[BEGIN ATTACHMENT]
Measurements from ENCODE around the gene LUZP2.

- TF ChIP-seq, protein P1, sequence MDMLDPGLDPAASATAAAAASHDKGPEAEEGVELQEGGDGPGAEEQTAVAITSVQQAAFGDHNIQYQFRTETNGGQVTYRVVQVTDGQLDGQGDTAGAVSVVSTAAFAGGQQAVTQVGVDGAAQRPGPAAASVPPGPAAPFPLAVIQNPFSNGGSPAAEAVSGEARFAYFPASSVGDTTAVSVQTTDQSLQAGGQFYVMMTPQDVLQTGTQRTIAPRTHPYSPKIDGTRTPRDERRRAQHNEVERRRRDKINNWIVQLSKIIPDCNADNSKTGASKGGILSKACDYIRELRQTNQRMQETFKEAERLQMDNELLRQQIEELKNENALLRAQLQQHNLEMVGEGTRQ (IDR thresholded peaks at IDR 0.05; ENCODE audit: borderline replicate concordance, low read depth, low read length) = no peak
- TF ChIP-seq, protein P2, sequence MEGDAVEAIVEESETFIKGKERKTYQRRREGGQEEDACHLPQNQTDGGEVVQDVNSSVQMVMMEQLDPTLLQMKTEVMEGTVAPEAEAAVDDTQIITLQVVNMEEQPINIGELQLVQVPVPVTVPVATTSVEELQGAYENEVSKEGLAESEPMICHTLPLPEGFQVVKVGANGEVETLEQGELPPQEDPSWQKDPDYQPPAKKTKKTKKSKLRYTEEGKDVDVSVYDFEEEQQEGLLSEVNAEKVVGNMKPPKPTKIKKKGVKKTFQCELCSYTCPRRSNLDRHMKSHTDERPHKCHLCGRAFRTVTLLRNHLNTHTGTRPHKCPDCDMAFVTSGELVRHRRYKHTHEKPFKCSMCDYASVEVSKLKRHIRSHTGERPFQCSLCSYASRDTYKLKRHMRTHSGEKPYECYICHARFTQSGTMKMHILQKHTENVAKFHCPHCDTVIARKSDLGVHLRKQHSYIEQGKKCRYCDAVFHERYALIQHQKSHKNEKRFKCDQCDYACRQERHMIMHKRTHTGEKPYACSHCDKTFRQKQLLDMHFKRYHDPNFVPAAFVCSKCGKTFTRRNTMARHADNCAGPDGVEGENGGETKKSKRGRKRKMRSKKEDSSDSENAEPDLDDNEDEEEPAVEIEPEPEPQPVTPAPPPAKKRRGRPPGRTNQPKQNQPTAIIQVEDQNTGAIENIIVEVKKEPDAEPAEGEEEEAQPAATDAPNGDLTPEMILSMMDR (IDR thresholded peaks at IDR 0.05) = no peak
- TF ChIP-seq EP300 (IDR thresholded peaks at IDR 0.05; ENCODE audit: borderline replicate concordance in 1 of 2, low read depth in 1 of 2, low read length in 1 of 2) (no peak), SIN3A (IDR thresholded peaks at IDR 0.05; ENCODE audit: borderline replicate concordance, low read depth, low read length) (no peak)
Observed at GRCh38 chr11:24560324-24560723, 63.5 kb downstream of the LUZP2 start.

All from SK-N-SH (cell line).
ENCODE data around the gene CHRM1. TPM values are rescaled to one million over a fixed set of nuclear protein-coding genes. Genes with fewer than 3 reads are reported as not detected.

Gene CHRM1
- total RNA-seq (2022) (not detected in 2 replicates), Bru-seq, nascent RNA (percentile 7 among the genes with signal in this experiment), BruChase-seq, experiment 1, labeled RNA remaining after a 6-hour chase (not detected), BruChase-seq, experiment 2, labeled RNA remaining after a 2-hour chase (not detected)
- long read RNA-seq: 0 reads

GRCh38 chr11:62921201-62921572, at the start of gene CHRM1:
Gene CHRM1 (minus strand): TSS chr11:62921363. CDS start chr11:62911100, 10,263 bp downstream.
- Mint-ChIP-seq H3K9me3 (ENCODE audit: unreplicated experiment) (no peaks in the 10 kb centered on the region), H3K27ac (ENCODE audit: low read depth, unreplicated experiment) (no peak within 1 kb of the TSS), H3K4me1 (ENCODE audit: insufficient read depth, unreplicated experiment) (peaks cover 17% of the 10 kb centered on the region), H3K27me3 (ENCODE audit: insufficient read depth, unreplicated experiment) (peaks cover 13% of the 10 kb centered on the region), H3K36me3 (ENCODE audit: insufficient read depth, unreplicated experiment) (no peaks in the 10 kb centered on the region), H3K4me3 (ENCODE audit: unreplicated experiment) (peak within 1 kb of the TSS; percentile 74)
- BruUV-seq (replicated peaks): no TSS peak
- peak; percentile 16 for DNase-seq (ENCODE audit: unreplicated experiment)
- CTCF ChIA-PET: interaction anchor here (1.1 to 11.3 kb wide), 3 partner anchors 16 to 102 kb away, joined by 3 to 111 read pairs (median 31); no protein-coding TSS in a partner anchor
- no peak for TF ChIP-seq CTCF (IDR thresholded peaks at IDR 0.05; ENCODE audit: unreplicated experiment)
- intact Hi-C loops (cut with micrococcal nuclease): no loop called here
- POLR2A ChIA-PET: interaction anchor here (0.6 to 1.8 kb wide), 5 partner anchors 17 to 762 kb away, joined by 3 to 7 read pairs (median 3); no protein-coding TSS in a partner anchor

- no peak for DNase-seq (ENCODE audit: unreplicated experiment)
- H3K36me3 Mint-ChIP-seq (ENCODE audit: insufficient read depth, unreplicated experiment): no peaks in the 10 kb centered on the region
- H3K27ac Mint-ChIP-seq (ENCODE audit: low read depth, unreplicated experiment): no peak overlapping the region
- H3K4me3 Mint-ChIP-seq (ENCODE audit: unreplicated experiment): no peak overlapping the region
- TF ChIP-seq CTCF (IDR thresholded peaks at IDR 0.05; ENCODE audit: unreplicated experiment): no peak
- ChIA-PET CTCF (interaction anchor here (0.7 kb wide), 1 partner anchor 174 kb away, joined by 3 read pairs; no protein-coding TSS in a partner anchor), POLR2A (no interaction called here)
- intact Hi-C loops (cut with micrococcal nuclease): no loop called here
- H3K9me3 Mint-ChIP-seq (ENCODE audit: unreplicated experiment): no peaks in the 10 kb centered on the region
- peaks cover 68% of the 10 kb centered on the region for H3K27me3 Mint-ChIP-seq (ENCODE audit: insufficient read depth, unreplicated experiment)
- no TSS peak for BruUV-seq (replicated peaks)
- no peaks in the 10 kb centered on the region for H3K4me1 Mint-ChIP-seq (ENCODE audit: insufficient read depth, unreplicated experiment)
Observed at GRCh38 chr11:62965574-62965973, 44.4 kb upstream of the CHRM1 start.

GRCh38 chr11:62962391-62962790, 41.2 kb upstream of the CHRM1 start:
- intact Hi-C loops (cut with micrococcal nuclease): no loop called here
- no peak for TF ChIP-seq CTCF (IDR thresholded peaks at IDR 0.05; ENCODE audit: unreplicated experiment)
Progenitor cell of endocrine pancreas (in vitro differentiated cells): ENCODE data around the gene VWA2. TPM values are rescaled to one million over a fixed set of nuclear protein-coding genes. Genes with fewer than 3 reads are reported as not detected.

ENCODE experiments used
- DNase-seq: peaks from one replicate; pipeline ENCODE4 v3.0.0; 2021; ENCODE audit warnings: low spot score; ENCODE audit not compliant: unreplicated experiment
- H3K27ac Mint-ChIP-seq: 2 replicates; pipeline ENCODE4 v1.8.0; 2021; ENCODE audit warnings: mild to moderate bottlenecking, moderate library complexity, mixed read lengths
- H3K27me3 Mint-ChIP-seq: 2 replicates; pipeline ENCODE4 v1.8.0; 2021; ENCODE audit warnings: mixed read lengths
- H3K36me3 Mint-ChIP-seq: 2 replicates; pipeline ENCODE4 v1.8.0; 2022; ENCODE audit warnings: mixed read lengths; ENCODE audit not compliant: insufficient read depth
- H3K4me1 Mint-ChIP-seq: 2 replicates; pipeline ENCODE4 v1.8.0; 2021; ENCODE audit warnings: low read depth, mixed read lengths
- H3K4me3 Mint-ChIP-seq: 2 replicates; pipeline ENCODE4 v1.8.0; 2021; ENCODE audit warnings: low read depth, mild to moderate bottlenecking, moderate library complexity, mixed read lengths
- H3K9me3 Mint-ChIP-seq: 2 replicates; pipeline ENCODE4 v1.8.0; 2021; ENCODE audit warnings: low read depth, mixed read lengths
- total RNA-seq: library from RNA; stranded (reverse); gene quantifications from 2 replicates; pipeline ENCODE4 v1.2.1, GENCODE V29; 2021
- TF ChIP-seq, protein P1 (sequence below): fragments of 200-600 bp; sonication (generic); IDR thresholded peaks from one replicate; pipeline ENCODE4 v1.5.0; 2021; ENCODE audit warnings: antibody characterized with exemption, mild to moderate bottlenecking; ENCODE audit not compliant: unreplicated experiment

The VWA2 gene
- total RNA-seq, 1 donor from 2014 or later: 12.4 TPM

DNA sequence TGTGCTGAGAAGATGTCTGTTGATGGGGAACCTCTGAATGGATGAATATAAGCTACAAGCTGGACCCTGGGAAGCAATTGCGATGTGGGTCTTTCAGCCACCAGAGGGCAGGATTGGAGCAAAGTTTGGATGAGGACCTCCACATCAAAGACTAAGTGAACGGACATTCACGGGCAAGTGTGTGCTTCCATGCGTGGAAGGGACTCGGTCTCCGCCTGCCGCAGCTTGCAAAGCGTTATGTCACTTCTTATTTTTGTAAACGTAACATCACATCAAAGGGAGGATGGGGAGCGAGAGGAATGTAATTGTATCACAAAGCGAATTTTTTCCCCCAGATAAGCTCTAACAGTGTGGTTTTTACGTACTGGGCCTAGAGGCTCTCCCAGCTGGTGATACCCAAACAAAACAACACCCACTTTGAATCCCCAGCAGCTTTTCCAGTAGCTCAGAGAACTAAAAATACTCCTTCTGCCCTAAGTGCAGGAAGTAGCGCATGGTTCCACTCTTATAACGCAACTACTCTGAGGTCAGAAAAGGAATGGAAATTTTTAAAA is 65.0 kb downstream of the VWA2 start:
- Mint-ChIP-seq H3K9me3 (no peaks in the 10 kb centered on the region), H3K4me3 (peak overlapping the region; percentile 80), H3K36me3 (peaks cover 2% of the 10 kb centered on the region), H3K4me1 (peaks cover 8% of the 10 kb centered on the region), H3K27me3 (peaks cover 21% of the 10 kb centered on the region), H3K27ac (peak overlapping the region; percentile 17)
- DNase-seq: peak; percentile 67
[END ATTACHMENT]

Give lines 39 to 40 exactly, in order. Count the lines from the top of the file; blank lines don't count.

- H3K27me3 Mint-ChIP-seq: 2 replicates; pipeline ENCODE4 v1.8.0; 2021; ENCODE audit warnings: mixed read lengths
- H3K36me3 Mint-ChIP-seq: 2 replicates; pipeline ENCODE4 v1.8.0; 2022; ENCODE audit warnings: mixed read lengths; ENCODE audit not compliant: insufficient read depth